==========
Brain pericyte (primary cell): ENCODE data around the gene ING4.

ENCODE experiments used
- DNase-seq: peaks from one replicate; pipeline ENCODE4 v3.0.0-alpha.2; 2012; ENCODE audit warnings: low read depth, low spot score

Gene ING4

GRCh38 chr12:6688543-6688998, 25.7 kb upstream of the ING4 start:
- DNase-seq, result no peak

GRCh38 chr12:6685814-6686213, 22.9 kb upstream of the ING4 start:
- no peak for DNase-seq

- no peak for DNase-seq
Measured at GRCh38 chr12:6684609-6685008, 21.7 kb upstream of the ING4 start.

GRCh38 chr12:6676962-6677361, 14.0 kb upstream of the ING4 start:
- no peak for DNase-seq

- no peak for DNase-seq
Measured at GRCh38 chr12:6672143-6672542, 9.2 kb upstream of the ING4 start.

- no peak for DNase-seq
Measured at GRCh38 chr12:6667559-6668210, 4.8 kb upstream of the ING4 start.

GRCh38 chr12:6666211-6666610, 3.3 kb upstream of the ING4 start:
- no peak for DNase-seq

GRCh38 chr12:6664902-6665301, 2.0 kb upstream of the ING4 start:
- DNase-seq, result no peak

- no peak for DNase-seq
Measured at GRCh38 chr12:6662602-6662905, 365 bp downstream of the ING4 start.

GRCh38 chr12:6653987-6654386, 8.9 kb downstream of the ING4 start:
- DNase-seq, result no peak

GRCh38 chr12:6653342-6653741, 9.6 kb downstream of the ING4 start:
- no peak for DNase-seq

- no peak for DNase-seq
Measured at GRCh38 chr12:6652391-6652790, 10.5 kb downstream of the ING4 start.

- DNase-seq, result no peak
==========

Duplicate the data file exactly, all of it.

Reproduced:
Brain pericyte (primary cell): ENCODE data around the gene ING4.

ENCODE experiments used
- DNase-seq: peaks from one replicate; pipeline ENCODE4 v3.0.0-alpha.2; 2012; ENCODE audit warnings: low read depth, low spot score

Gene ING4

GRCh38 chr12:6688543-6688998, 25.7 kb upstream of the ING4 start:
- DNase-seq, result no peak

GRCh38 chr12:6685814-6686213, 22.9 kb upstream of the ING4 start:
- no peak for DNase-seq

- no peak for DNase-seq
Measured at GRCh38 chr12:6684609-6685008, 21.7 kb upstream of the ING4 start.

GRCh38 chr12:6676962-6677361, 14.0 kb upstream of the ING4 start:
- no peak for DNase-seq

- no peak for DNase-seq
Measured at GRCh38 chr12:6672143-6672542, 9.2 kb upstream of the ING4 start.

- no peak for DNase-seq
Measured at GRCh38 chr12:6667559-6668210, 4.8 kb upstream of the ING4 start.

GRCh38 chr12:6666211-6666610, 3.3 kb upstream of the ING4 start:
- no peak for DNase-seq

GRCh38 chr12:6664902-6665301, 2.0 kb upstream of the ING4 start:
- DNase-seq, result no peak

- no peak for DNase-seq
Measured at GRCh38 chr12:6662602-6662905, 365 bp downstream of the ING4 start.

GRCh38 chr12:6653987-6654386, 8.9 kb downstream of the ING4 start:
- DNase-seq, result no peak

GRCh38 chr12:6653342-6653741, 9.6 kb downstream of the ING4 start:
- no peak for DNase-seq

- no peak for DNase-seq
Measured at GRCh38 chr12:6652391-6652790, 10.5 kb downstream of the ING4 start.

- DNase-seq, result no peak